24 October 2012 - 'The Earl of Eildon'


Copyright Clancy Tucker (c)


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Quote of the day:

"Too many people are trying to meet the right person


instead of trying to be the right person."


Russ Myers


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THE EARL of EILDON


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G'day guys,


Time for some comic relief. Here is a simple bush poem I wrote for a local contest - to name a statue designed by renowned sculptor, Bruno Torfs. The statue is life-size and sits in a small park at our local shopping centre and it has been designed so people can sit in front of the Earl and have their photographs taken. Why a fisherman? Well, this area is renowned for all types of fishing. The entire province has more rivers than any other province in Australia. Plus, we have the mighty Eildon Weir - 525 kilometres in circumfrence.


The statue is quite enchanting. The Earl is wearing an old fashioned knapsack, high leather boots, a bushy moustache and has a decent crop of wavy hair that sits on his shoulders. Peeking out of that knapsack is a mouse and some fish fins. Sitting on the knapsack is a Kookaburra and, most days, the Earl is clasping a fishing rod. Before I wrote this poem I wrote down all that I could see. Then, in a mad moment of imagination, I wrote the following, recalling all the times and places I'd been fishing in this province. The rhyme and rhythm is probably awful ... but it's nice to win a contest - any contest, eh?





It was long ago when I first saw him,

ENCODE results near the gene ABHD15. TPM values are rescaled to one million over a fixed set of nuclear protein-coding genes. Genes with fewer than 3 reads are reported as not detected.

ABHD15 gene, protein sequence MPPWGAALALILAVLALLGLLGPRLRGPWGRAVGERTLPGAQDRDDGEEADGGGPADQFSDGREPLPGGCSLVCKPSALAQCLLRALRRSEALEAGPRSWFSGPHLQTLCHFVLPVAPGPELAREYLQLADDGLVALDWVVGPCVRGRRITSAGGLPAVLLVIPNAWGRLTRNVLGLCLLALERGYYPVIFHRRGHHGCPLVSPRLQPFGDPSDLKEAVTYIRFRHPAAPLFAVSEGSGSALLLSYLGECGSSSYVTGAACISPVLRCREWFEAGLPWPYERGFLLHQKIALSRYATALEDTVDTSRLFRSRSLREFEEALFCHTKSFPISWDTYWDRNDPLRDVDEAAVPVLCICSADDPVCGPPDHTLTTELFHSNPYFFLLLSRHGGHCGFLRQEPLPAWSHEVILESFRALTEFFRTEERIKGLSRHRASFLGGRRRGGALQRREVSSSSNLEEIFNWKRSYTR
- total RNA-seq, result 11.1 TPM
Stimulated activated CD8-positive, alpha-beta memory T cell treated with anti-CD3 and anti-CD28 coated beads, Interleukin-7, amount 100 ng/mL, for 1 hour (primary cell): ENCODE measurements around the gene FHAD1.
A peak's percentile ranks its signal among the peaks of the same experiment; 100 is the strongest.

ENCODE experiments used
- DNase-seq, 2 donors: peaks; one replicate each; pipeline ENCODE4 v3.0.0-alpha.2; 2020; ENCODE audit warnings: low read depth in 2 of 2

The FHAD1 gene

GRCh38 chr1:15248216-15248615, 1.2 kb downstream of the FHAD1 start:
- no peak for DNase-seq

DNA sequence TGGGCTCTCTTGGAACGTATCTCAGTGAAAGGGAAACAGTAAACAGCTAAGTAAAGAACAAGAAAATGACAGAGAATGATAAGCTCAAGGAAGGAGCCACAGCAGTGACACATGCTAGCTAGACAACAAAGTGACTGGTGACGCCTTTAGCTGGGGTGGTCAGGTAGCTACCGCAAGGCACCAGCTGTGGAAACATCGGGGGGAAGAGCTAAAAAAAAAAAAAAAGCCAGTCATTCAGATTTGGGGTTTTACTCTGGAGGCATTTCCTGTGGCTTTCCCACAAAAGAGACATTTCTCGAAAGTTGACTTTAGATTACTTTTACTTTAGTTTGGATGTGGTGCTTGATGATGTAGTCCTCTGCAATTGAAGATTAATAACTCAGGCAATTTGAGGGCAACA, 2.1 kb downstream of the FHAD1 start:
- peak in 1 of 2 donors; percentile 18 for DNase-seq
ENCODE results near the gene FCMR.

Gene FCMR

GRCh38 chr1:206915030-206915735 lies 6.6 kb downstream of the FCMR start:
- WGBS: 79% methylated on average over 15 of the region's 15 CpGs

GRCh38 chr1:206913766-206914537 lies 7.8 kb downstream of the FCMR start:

gone fishin’ to Royston on just a whim.


As I patiently sat for trout to bite,


he came outta nowhere and gave me a fright.


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He arrived from what I’d call a cloud,


a mist, or maybe a silver shroud,


that hung around him ‘ere he went,


like a halo around a spiritual gent.


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It was at a spot I rarely fished,


on a sunny day when trout I wished.


Damper was fine and bunnie stew,


that day I wanted a fish or two.


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The Royston River ran all year round,


last time there I caught a pound.


Of rainbow trout and brownies too,


a day I hoped to catch more than two.


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T’was on the Royston near Quartz Creek Road,


when first I sighted that curious toad.


The oddest fella you’d ever see,


there we were just him and me.


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I stared at him and he at me,


each of us thinkin’: “Who is he?”


He didn’t shake my hand or smile,


in fact he said nothin’ for quite a while.


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“G’day!” I said for somethin’ to say,


he stared right back and replied “G’day!”


I asked him to join me in a billy tea,


gladly enough he agreed with me.


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Now I musta sat and fished and spoke,


for many hours with that amazing bloke.


He seemed so odd in a curious way,


but I liked his style let me say.


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 I had some doubts from whence he came,


but never questioned his wonderful name.


“The Earl of Eildon” he called himself,


he lived way up on the Royston shelf.


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Now the Earl could fish, there was no doubt,


he wooed his prey and caught big trout.


How he did I’m stuffed to say,


we used the very same bait that day.


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The Earl would fish like none I know,


his catch could make you feel quite low.